Obstructive sleep apnea and objective short sleep duration are independently associated with the risk of serum vitamin D deficiency
PLOS ONE, Published: July 7, 2017 https://doi.org/10.1371/journal.pone.0180901
Ronaldo D. Piovezan , Camila Hirotsu, Marcia C. Feres, Fatima D. Cintra, Monica L. Andersen, Sergio Tufik, Dalva Poyares
- Sleep Apnea patients – 98 percent had low vitamin D – Feb 2016
- Sleep disorders cured by 60-80 ng of vitamin D and some B vitamins – March 2013
- Sleeps disorders nicely treated by Vitamin D (50,000 IU bi-weekly) – RCT May 2017
- The Better Sleep Vitamin (Vitamin D) – nice 3 dollar book Feb 2015
- Poor sleep associated with 2X increase risk of Metabolic problems (both low Vitamin D) – May 2019
- 4.5X more likely to catch a cold if low sleep - hypothesis - due to low vitamin D
- Longer time to fall to sleep in winter unless eat salmon (vitamin D and Omega-3) – May 2014
- More screen time, less sleep (probably due to less vitamin D) – Feb 2015
- Sleep Apnea 171 items as of Sept 2017
Studies demonstrate an association between vitamin D (25(OH)D) deficiency and sleep disturbances, such as obstructive sleep apnea (OSA) and short sleep duration. However, to date, no studies have concurrently and objectively evaluated the effect of these factors on 25(OH)D.
To evaluate whether OSA and objective short sleep duration are independently associated with reduced 25(OH)D in an adult population sample.
A cross-sectional study included 657 individuals from the city of Sao Paulo, Brazil, as part of the ERA project. Participants fulfilled questionnaires and underwent clinical evaluation, polysomnography and blood sample collection for 25(OH)D quantification. OSA was classified into three categories (mild, moderate and severe). The risk of 25(OH)D deficiency was considered as levels<30 ng/mL. Short sleep duration was defined as total sleep time<6 hours.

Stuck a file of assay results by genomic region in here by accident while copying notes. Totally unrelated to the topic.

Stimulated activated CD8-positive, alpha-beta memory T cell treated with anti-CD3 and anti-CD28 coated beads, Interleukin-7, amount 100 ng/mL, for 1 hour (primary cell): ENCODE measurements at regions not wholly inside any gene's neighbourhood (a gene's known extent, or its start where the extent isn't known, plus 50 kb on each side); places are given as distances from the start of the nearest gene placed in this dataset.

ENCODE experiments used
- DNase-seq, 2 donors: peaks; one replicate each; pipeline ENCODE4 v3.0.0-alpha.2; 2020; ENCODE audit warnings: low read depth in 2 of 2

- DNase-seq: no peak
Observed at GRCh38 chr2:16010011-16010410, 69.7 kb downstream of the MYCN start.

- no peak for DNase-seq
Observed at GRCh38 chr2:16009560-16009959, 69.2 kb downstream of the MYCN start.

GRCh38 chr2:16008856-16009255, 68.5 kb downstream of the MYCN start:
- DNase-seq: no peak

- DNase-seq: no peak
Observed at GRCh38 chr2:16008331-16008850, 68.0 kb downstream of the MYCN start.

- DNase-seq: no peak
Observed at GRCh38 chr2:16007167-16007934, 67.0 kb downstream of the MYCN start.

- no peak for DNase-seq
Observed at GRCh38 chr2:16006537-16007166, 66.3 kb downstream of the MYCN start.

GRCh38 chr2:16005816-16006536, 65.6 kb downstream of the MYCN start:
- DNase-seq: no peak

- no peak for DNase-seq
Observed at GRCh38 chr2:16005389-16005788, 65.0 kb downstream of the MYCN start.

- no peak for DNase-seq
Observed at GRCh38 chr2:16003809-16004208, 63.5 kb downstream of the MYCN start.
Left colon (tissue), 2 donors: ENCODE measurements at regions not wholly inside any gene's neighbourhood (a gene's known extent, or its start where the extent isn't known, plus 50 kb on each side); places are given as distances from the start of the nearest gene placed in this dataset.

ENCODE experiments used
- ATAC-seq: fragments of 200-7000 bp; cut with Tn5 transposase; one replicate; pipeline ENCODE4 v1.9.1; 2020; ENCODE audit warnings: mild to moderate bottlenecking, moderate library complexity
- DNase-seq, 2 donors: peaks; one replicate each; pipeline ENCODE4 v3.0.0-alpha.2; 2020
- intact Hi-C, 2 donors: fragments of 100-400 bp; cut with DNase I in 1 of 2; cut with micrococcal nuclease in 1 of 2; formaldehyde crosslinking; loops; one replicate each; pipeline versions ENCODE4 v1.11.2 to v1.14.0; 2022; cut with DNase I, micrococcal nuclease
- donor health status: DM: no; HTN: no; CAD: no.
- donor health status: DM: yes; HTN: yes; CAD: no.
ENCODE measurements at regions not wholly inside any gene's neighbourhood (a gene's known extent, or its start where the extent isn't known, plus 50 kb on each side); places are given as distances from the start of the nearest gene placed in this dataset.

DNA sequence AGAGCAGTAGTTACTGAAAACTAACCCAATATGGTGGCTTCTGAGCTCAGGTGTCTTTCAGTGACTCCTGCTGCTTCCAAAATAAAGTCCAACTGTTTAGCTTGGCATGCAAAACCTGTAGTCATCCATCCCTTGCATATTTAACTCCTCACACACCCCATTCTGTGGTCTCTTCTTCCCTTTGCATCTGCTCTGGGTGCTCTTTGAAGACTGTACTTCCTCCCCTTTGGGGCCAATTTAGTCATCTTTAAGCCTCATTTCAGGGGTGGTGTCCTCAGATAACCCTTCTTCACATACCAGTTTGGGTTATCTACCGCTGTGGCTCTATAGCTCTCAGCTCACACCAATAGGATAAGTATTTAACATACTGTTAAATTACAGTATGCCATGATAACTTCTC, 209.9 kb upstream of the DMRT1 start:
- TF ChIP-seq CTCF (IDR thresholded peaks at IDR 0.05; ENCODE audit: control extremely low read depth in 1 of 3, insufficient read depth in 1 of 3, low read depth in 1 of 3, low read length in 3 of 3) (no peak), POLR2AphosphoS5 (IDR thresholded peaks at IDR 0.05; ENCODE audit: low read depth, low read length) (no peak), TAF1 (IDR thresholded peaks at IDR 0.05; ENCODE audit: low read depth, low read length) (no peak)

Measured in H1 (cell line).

The risk of 25(OH)D deficiency was observed in 59.5% of the sample, affecting more individuals of the female gender, obese, with African American ethnicity, and those that were smokers, sedentary and presented hypertension and diabetes. In the final logistic model adjusted for age, gender, ethnicity, obesity, smoking, hypertension, diabetes, sedentary lifestyle, seasonality and creatinine serum levels, both OSA and short sleep duration showed significant independent associations with the risk of 25(OH)D deficiency (moderate OSA: OR for 25(OH)D<30 = 2.21, 95% CI: 1.35–3.64, p<0.01; severe OSA: OR for 25(OH)D<30 = 1.78, 95% CI: 1.06–3.00, p = 0.03; short sleep duration: OR for 25(OH)D<30 = 1.61, 95% CI: 1.15–2.26, p = 0.01). After a subgroup analysis, similar results were observed only in participants ≥50 years.
OSA and short sleep duration are independently associated with the risk of 25(OH)D deficiency in an adult population. Age-related changes in vitamin D metabolism and the frequency of sleep disorders may be involved in these associations. Future studies exploring whether 25(OH)D levels may modulate OSA and sleep curtailment-related outcomes are needed.